According to the VA, the number of veterans signed up to get health benefits increased by 1.1 million, or 18%, during the first two fiscal years for which Bush signed the VA appropriations bills. And the numbers continue to grow. By the end of the current fiscal year on Sept. 30, the VA estimates that the total increase under Bush's budgets will reach nearly 1.6 million veterans, an increase of 25.6 percent.
And according to the VA, the number of community health clinics has increased 40% during Bush's three years, with accompanying increases in the numbers of outpatient visits (to 51 million last year) and prescriptions filled (to 108 million).
But They Keep Repeating: "It's a Cut"
That's just the opposite of the impression one might get from listening to Democratic presidential candidates debate each other over the past several months. One thing they seem to agree on is the false idea that Bush is cutting funding for veterans.
Oct 9, 2003:
Sharpton: As this president waved the flag, he cut the budget for veterans, which dishonored people that had given their lives to this country, while he sent people like you to war.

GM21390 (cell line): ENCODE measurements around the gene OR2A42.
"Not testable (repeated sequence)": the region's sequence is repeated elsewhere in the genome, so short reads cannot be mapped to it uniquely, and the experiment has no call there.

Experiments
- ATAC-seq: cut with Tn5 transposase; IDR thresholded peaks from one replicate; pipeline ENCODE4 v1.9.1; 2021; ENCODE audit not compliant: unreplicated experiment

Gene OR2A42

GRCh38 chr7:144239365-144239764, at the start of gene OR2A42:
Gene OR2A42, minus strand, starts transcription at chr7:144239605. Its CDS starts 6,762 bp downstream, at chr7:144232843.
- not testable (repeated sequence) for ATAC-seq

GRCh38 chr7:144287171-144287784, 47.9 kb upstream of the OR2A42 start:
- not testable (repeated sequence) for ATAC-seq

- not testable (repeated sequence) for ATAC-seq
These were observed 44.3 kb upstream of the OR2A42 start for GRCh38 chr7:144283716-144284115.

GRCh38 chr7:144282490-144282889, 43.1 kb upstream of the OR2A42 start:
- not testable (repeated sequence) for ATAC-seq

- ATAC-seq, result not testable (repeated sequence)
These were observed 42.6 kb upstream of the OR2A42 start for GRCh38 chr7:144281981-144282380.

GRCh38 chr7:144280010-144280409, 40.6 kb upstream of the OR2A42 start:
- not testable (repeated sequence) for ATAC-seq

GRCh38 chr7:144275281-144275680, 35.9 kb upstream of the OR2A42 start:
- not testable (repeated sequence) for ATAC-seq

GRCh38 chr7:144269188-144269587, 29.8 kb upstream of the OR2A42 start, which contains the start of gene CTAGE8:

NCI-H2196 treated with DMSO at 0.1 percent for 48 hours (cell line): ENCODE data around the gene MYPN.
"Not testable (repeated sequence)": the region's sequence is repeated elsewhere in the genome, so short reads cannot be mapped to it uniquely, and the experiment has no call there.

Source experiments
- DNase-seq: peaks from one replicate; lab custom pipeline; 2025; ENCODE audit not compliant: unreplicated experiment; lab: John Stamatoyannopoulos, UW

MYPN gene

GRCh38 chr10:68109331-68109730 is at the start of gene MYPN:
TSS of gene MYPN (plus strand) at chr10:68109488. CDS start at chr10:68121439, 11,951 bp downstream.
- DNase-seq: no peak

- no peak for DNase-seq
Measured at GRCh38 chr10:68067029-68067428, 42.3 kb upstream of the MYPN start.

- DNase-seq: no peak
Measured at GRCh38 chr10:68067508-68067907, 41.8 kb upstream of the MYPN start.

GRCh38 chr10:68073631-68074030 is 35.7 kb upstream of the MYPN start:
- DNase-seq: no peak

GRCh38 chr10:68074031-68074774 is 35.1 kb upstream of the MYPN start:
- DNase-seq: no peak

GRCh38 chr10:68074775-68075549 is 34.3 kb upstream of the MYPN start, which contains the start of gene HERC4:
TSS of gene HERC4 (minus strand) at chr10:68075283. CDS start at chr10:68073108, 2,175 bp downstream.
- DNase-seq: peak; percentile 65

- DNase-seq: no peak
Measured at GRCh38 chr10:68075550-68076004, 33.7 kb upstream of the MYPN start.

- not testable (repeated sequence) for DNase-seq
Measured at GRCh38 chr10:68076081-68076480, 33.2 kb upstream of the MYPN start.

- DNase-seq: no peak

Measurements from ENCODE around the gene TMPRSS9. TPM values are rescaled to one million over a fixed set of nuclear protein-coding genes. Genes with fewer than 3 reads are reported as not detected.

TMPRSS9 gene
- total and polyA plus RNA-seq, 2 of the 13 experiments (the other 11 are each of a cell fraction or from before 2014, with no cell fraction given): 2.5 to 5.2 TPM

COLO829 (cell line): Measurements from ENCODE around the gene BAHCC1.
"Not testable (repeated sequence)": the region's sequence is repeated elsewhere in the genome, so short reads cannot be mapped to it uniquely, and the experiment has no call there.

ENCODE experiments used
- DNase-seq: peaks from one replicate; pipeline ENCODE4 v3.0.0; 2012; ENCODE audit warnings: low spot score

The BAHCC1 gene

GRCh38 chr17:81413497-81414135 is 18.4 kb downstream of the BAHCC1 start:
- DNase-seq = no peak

Dean: I've made it very clear that we need to support our troops . . . unlike President Bush who tried to cut -- who successfully cut 164,000 veterans off their health-care benefits.
Jan 4, 2004:
Kucinich: Look what's happened with this budget the administration has just submitted. They're cutting funds for job programs, for veterans . . .
Jan 22, 2004 :
Kerry: And while we're at it, this president is breaking faith with veterans all across the country. They've cut the VA budget by $1.8 billion.
Feb 15, 2004 :
Kerry: And most importantly, I think he's cut the VA budget and not kept faith with veterans across this country. And one of the first definitions of patriotism is keeping faith with those who wore the uniform of our country.
And even the Democratic National Committee Web site proclaims, "Bush Cuts Funds for Veterans' Health Care," despite what the numbers show.